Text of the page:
Finding gems in troubled tech funds

No surprise, it's been a tough year for tech investors. But we talked to four fund managers who have found some stock successes.

Technology investment funds are taking a beating, ranking nearly dead last among more than a dozen categories of domestic stock funds tracked by mutual research company Morningstar.

But even though all of the 75 specialty technology funds listed by Morningstar are down year-to-date, some of the portfolio managers have found ways to minimize the carnage, which has seen the category pushed into the red by an average of 19.16 percent as of Friday.

Within tech funds, an index approach has proved to be a more successful strategy in this current climate, as evidenced by the North Track NYSE Arca Tech 100 Index Funds..

"We're kind of a steady-Eddie. We tend to lag when tech is doing really well, but lead when it's not," said Don Nesbitt, chief investment officer at Ziegler Capital Management, which advises the North Track NYSE Arca Tech 100 Index Funds. "Our fund is for people who want tech in their portfolio for the long term."

Don Nesbitt, North Track portfolio manager Ziegler Capital Management

The North Track NYSE Arca Tech 100, although down 9.11 percent year-to-date, has been able to outperform the Nasdaq, which is down 13.4 percent year-to-date, and the total returns for specialty technology funds listed on Morningstar, which as previously stated is down nearly 20 percent.

"The recipe for our success is the way the index has been put together," Nesbitt said. "We've always had stocks across a wide variety of industries and we use a price-weighting scheme, instead of being cap-weighted like the Nasdaq. Whereas Google and Microsoft are a large part of the Nasadq, we don't allow any one stock to be a large part of our portfolio."

For example, North Track NYSE Arca Tech diversifies its holdings by limiting a single stock to less than 10 percent of its portfolio and keeping a lid on its top five holdings by restricting their total representation in the portfolio to less than 25 percent.

Two stocks that have given a lift to Nesbitt's fund, which has roughly $300 million in assets, are Qualcomm, which is up 18.73 percent year-to-date, and Digital River, up 35.86 percent.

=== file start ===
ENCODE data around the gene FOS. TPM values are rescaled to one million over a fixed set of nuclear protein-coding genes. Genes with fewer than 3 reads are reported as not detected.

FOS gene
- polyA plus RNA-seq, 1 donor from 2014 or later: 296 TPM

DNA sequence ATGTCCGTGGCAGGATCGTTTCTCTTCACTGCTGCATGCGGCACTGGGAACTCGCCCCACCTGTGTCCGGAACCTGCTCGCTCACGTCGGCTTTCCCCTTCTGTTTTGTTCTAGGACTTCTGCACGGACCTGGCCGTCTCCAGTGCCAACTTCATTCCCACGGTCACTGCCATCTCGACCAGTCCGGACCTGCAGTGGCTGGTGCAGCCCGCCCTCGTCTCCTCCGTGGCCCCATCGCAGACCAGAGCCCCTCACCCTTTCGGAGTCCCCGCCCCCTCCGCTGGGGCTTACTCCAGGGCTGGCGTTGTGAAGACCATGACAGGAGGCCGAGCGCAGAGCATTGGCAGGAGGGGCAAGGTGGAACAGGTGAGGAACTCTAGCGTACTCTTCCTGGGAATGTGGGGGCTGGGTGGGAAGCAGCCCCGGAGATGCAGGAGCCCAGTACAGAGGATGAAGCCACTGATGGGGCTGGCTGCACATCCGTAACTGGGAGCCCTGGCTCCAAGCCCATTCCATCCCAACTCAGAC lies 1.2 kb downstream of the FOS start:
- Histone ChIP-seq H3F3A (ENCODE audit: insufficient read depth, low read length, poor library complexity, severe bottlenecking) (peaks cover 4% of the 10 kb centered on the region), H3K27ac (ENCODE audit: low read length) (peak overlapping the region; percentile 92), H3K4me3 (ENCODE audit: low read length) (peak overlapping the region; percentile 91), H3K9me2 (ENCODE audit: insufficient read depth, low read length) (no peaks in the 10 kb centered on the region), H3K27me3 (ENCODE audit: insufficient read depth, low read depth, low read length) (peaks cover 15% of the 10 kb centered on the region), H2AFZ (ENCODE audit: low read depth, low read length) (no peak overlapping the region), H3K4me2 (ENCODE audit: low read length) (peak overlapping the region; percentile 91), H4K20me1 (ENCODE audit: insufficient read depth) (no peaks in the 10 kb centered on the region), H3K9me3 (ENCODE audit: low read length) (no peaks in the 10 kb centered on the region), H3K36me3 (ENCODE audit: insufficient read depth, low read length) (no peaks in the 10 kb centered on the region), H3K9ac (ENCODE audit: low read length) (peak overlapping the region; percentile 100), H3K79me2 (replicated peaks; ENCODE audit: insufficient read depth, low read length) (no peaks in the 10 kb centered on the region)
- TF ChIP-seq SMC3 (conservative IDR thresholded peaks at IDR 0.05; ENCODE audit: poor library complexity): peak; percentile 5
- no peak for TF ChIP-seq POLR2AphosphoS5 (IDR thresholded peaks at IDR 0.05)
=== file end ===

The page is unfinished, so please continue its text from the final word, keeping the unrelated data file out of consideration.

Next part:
Both stocks were selected from the NYSE Arca Tech pool because of their leadership position within their respective industries, Nesbitt said. Digital River, an e-commerce software provider, has seen its stock get a jolt from stronger than expected second quarter results, while Qualcomm got a shot in arm after reaching a settlement in its long-standing patent lawsuit with Nokia .

Other top 10 tech funds that are currently outperforming the Nasdaq and the average Morningstar specialty technology fund category include AFBA Five Star Science & Technology, which currently ranks as the fourth, Seligman Communications and Information, which ranks sixth, and the Franklin Technology Fund, which ranks eighth.

A common theme for three of the four mentioned funds has been investments in Qualcomm. Franklin and Seligman both received a boost from their investment in the communications chip maker.

For J.P. Scandalios, portfolio manager of the Franklin Technology Fund, Qualcomm and chipmaker Microsemi both provided double-digit returns to date.

"At the start of the year, I had a strong conviction with these," said Scandalios, who also has served as a longtime chip analyst and oversees a team of technology analysts who work on the fund. "I felt Qualcomm had a huge overhang, due to the Nokia litigation and felt that at some point it would be resolved and whatever the resolution, the market would be happy."

J.P. Scandalios, Franklin Templeton portfolio manager Franklin Templeton